You’ve finessed your copy so it’s on brief and on message. It’s got an ideal readability score. Hemingway and gov.uk would be proud.
And then the client comes back.
They love the structure and the clear messaging. You’ve written some great lines. But it needs “bolstering.” What will make it perfect, the client says, will be to sprinkle some revolutionary, market-leading innovation to reflect that they’re at the cutting edge and redefining the industry.
They want hollow words, bland fluff, meaningless puffspeak (although they’re not thinking of it in those terms).
This happens quite a bit in B2B (although B2C and non-profit have their own variations on the theme).
How can you steer clients away from the dark side of hyperbole?
Now, the client is ultimately the decision maker since they’re paying the bill. But as the copywriter, there are respectful ways to challenge this feedback before you go ahead and weaken your copy.
Based on my experiences as an agency copywriter and a freelancer, here are my top 5 strategies for discussing fluff requests with clients.
1. Ask why they want to add the bland fluff words
Usually it’s because they want to sound impressive, in order to establish authority and build trust.
Frame the discussion that way, and you can focus the conversation on the basis for that authority.
What makes them revolutionary, market leading and cutting edge?
They’re revolutionary because they have more patents than their competitors. Customers are 150% more productive since they started using the product/service. They’ve been growing their R&D tax credits year on year.
Then you can strengthen the copy by showing instead of weakening it by telling.
When you drill into specifics and get the juicy stories and facts, there are 2 benefits:
- You address the client’s feedback effectively, so they’re happy
- You make the copy more compelling, so the client’s happy and you’re happy.
2. Ask how they speak about the company/product/service
In an ideal world, this is part of your briefing process. Hopefully you’ve gotten to go beyond the brand guidelines and boilerplate and speak to actual salespeople or spokespeople. But it’s not always possible, which is why this approach is useful.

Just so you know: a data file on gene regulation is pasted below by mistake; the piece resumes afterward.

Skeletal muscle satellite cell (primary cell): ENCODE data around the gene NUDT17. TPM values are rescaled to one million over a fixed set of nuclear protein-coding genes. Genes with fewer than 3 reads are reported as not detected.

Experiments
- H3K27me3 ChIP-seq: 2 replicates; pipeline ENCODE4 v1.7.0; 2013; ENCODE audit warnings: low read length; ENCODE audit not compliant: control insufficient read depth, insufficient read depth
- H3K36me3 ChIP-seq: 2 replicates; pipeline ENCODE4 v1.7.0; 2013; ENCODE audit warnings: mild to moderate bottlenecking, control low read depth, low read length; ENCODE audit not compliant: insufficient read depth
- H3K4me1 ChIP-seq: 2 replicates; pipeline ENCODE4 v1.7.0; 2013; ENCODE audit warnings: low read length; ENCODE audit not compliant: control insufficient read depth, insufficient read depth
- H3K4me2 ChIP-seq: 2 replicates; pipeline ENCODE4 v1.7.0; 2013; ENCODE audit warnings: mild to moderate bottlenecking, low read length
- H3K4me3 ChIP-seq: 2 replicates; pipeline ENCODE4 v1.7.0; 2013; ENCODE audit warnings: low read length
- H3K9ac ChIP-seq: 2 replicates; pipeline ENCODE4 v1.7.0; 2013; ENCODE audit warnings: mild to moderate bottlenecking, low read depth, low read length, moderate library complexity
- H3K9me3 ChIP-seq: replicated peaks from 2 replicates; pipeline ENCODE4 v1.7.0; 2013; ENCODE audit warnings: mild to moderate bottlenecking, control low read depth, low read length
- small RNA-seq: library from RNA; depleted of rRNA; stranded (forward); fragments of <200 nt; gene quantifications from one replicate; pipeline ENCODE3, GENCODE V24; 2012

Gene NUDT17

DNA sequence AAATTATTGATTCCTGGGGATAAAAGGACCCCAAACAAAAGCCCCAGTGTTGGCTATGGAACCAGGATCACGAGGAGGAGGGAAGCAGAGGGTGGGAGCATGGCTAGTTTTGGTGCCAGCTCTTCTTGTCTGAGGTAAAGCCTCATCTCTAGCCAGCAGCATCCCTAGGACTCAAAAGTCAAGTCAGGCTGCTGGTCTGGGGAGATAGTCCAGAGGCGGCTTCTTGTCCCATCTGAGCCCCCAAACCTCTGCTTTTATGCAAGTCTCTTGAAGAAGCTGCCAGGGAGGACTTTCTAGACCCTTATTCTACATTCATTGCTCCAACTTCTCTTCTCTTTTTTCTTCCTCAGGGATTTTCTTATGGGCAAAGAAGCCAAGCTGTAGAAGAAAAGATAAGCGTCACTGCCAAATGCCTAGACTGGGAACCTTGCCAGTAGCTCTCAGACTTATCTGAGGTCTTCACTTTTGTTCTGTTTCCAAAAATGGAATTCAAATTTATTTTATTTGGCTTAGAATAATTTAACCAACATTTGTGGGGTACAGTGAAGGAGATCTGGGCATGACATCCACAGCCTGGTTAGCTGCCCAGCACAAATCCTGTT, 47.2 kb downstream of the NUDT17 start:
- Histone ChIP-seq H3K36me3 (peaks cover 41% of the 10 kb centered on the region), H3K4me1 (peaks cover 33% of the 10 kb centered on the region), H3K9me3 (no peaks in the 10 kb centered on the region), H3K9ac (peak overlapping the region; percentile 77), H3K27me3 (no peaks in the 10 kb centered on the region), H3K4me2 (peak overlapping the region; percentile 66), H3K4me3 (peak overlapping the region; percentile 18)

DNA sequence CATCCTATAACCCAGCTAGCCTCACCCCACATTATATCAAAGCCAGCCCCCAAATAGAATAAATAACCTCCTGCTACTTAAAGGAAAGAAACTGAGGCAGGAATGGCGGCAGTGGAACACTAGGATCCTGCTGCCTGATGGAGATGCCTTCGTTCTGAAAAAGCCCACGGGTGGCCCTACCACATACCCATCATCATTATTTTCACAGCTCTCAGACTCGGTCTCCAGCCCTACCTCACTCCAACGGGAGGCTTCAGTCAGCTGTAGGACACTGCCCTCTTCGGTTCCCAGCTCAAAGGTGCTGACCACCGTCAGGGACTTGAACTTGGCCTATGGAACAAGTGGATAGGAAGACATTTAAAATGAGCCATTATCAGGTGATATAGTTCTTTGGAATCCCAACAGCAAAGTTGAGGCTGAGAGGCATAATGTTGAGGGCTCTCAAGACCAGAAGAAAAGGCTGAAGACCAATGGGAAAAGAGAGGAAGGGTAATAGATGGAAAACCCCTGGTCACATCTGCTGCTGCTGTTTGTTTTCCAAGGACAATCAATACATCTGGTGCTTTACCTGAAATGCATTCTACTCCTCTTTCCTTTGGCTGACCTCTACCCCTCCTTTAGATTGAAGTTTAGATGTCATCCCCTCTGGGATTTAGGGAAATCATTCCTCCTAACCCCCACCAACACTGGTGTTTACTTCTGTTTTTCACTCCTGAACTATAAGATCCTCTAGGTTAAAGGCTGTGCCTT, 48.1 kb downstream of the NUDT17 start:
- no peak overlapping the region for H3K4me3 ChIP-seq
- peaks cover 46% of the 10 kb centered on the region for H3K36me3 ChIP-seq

Good salespeople rarely crowd their pitches with fluff. You get the odd word in, but there’s context and it sounds natural.
Even getting the client to say the fluffed-up copy out loud can make a difference, because they realise they don’t actually speak the way they want you to write.
3. Refer to testimonials
“This technology revolutionises operations” has little impact.
“John Smith, Operations Director at ABC Ltd, said, ‘The solution has revolutionised our operations’” does.
Are there customer stories that use the language the client is asking you to include? If so, quote them.
Important note: You should also refer to customer stories to suggest better ways of communicating the message about being cutting edge and market leading. I flag it if customers aren’t using the words the client is suggesting. Given that you’re aiming to continue the conversation in the reader’s head, you need to speak the audience’s language – and flagging this is powerful ammunition.
4. Ask for a second opinion
I often use this approach when I have an established relationship and rapport with a client.
You may not have contact with other people in the organisation, and the copy may have already done the rounds internally before you received the feedback.
But if you know there’s a good sales guy, subject matter expert or friendly customer, ask if they can read both versions.
I usually say something like, “Before we go ahead with these changes, can we just check in with Jane first? She had a useful perspective on a previous project, and I want to make sure we keep the copy focused on what resonates with the customer.”
5. Test both versions
I debated putting testing higher up the list, but in my experience this depends a lot on the client and the project. Some clients don’t like to test, and some projects don’t lend themselves to short-term results (like a corporate brochure, for example). But if it relates to online copy or email, testing is usually very easy.
If you feel the amends will jeopardise the copy’s effectiveness, test to prove it. It’s not about digging your heels in, it’s about saying that customers are the best judges of what works.
This is liberating because the data takes the subjectivity out.
Finally, know when to let go
To paraphrase William Faulkner, part of writing is knowing when to kill your darlings. And the sentiment applies to this situation as well.
Copywriting is a craft, and as a copywriter you’re delivering a service fortified with skill and strategy. But you also need to have perspective.
Ultimately, it’s the client’s copy and the client’s money – and as long as you’re comfortable you’ve voiced your expert opinion respectfully, put the client at the cutting edge and move on to next project on your to-do list.
What’s your experience? Are there other strategies that work well for you?